“I carried my white cat to the cellar”

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“…One furious night
that came rushing down, blacking everything out,
Mother carried me down to the cellar
Then she vanished, she had no eyes
It got cold and wet and dark
You felt it in your lungs
There was an iron door
you were not to open”

It is the bombing of Helsinki February 1944. Seven years old boy is in the midst of chaos with his mother. Author and psychiatrist Claes Andersson has written a stirring poem on the basis of his own childhood memory. Andersson has also written a book The Creative Mind, in which he explains widely the usage of subconscious and memory in the literature. Memories he has chosen to illustrate the poem are wisely selected, powerful and descriptive.

“I carried my white cat to the cellar We sat there
so long it went blind, ran away
Someone found it with its head blown off in a box
marked Newspapers”

The generation that experienced the war lost a lot of hopes and ideals. Not everyone wants to look back on their memories of war, as there is in so much pain. When my grandparents were still alive, in my childish self-centered world it was enough for me that they exist. Their own life remained a mystery to me. Women’s and children’s experiences of the war period have long time been less present than men. My grandmother was a young mother taking care of the farm while my grandfather was at war. They had two babies and two toddlers of their own. In addition, she took care of three nephews, who were orphans. How she managed? It’s too late to ask, I can only guess.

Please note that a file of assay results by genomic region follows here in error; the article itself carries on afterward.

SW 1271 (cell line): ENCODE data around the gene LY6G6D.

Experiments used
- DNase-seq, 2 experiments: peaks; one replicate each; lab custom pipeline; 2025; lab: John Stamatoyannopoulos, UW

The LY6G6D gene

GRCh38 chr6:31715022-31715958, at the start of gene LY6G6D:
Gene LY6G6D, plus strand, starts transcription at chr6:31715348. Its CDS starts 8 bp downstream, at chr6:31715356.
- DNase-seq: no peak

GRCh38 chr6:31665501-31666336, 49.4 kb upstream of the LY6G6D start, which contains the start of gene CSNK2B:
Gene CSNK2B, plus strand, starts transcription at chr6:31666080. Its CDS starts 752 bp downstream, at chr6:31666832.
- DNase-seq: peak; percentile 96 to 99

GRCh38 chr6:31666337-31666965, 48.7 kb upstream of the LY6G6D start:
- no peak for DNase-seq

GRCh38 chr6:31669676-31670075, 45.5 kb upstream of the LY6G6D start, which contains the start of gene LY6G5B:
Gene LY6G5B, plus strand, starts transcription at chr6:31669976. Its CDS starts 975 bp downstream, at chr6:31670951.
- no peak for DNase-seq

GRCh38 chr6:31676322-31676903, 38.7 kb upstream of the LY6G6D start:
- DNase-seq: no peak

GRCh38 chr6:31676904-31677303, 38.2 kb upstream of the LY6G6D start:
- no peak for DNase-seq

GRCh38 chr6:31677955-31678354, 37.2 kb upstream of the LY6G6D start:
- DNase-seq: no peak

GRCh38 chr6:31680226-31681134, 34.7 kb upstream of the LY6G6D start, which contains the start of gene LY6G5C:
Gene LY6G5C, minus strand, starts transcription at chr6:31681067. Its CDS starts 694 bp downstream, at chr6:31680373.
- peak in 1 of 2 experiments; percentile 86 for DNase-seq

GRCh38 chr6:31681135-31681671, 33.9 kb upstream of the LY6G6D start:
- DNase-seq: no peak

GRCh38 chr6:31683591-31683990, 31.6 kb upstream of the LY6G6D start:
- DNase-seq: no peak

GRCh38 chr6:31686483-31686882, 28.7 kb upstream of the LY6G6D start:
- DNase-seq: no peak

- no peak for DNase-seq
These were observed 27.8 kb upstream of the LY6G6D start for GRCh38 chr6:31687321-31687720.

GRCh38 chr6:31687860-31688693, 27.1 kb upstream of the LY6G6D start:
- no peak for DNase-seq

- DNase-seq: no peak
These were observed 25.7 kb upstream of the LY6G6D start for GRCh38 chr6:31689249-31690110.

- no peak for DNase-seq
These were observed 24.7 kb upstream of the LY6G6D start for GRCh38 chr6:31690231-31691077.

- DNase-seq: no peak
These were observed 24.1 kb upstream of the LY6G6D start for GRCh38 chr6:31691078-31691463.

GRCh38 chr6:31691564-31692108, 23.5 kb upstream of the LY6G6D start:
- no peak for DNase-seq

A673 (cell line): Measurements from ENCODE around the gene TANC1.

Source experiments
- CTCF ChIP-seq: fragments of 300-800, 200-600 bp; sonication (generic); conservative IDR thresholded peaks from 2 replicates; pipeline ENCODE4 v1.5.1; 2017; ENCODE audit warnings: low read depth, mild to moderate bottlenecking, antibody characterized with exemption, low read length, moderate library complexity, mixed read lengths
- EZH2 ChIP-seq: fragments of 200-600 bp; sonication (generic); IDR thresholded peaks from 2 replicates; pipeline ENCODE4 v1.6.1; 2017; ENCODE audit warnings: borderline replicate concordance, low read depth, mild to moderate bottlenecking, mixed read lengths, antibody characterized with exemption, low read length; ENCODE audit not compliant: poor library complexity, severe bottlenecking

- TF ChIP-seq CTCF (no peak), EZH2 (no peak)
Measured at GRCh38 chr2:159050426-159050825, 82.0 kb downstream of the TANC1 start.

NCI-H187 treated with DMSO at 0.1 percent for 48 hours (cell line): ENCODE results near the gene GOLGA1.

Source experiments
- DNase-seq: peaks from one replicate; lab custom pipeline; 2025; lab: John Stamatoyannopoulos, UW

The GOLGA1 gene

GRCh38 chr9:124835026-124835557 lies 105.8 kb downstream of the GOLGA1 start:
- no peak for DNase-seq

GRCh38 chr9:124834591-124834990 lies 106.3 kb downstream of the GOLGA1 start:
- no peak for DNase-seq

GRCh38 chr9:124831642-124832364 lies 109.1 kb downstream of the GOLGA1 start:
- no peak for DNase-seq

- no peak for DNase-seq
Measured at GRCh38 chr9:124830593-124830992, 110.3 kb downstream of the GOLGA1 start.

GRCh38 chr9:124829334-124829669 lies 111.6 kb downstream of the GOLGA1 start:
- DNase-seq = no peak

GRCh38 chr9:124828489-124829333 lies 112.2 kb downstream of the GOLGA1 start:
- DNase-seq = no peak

“I did not cry, I was all dried out
I seemed to take off, rise out of myself, saw
myself lying there below without head
I held my breath until my cat was whole again
It never worked”

2 thoughts on ““I carried my white cat to the cellar”

  1. Interesting post. Made me think of my own grandparents who were young newly weds during the Continuation War. My grandfather had to go to the war, but luckily survived without any lost limbs or such. Although he did see nightmares about it for years and years. Even though it must have been very traumatic, he was always willing to tell stories about the war.

    • Thank you Anne for commeting! I raised this matter partly because I think if we don’t discuss about war experiences with those who lived during the war, may happen that those experiences are forgotten and become just tales.

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